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ARS Home » Midwest Area » Ames, Iowa » National Animal Disease Center » Infectious Bacterial Diseases Research » Research » Publications at this Location » Publication #333202

Title: Measuring bovine gamma delta T cell function at the site of Mycobacterium bovis infection

item RUSK, RACHEL - Kansas State University
item Palmer, Mitchell
item Waters, Wade
item MCGILL, JODI - Kansas State University

Submitted to: Meeting Abstract
Publication Type: Abstract Only
Publication Acceptance Date: 9/27/2016
Publication Date: 12/5/2016
Citation: Rusk, R.A., Palmer, M.V., Waters, W.R., Mcgill, J.L. 2016. Measuring bovine gamma delta T cell function at the site of Mycobacterium bovis infection. Meeting Abstract. 193-194:38-49. doi: 10.1016/j.vetimm.2017.10.004.

Interpretive Summary:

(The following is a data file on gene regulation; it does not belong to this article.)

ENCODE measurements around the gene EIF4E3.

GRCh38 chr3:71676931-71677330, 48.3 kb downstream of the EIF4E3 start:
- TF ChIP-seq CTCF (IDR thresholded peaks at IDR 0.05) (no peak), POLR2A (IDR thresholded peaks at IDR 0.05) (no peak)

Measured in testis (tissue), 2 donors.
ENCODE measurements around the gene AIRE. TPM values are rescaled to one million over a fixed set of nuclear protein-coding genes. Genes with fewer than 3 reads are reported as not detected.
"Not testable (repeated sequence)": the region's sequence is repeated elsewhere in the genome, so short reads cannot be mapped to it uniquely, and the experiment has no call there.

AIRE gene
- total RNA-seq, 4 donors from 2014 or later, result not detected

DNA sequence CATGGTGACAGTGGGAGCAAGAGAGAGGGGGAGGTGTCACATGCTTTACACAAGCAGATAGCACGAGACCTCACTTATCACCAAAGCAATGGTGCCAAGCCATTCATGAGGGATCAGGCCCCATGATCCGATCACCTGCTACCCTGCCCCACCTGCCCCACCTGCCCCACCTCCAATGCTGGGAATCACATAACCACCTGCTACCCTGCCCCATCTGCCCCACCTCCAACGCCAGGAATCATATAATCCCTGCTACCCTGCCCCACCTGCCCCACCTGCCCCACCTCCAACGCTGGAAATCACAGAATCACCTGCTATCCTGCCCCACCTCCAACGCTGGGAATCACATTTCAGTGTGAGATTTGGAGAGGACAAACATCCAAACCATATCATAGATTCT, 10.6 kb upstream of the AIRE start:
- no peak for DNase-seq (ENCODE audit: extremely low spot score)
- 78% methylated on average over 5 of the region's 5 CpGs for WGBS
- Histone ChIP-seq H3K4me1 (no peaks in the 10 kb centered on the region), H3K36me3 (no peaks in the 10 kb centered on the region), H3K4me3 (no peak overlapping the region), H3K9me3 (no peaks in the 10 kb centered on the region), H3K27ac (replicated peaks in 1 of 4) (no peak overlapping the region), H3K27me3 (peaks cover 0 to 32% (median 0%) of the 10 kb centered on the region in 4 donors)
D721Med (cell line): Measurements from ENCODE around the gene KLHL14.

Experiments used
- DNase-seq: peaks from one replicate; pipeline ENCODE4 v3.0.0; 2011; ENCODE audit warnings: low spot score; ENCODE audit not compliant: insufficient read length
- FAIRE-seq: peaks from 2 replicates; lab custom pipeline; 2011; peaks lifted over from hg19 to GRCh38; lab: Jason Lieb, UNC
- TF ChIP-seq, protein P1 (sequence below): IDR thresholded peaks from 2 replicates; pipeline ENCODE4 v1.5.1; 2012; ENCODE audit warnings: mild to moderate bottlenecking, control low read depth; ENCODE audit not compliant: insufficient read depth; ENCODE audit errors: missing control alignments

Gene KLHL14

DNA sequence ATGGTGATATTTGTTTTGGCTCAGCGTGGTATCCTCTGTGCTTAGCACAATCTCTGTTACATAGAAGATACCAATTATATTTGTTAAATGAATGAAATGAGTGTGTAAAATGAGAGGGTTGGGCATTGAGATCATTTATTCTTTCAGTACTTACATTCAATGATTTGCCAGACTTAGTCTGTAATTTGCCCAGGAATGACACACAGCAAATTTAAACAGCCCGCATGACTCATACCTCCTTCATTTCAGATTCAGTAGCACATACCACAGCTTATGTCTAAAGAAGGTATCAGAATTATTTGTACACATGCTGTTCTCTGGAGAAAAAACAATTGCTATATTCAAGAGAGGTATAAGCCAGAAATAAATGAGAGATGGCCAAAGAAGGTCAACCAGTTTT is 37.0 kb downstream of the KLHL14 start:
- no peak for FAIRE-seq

Technical Abstract: The causative agent of tuberculosis (TB) in cattle is Mycobacterium bovis. The characteristic lesions of bovine TB are well-organized pulmonary granulomas. Gamma delta T cells are a unique subset of nonconventional T cells that play major roles in both the innate and adaptive arms of the immune system. Bovine gamma delta T cells have the capacity for multiple immune functions during infection with M. bovis; however, specific gamma delta T cell responses in vivo at the site of M. bovis remain unclear. To identify novel functions for gamma delta T cells in response to M. bovis infections, RNA sequencing and transcriptomics analysis was completed on peripheral blood gamma delta T cells isolated from virulent M. bovis infected or M. bovis Bacillus Calmette–Guérin (BCG) vaccinated cattle. Differentially expressed genes were then confirmed with real-time PCR. In an attempt to model in vivo cell-to-cell interactions at the site of infection, gamma delta T cells were also isolated from BCG vaccinated calves and co-cultured with autologous, BCG infected, macrophages. Gamma delta T cell chemokine and cytokine expression was analyzed via ELISA and real-time PCR. To determine the relevance of our RNA-sequencing and in vitro co-culture results to in vivo infection, tissue samples of granulomatous lesions from the lungs and mediastinal lymph nodes of virulent M. bovis infected cattle were collected 3 months after infection. mRNA transcripts for gamma delta T cell expression of IFN-gamma, IL-17, IL-10, and CCL2 were microscopically evaluated within the granulomas using an in situ hybridization system, RNAScope (Advanced Cell Diagnostics Inc.). Co-culture experiments and transcriptomics analysis revealed increased expression of chemokines by gamma delta T cells responding to M. bovis infection. The novel ISH assay revealed that cytokine expression by the gamma delta T cells varied within the lesions, with low expression of IFN-gamma, IL-10, or IL-17 by gamma delta T cells in situ at this time-point after infection. Interestingly, gamma delta T cells expressed significant levels of CCL2 within late-stage granulomas and during initial in vitro interactions with BCG infected macrophages. Our results suggest that gamma delta T cells accumulate within the granulomas, and may contribute to the anti-mycobacterial host immune response.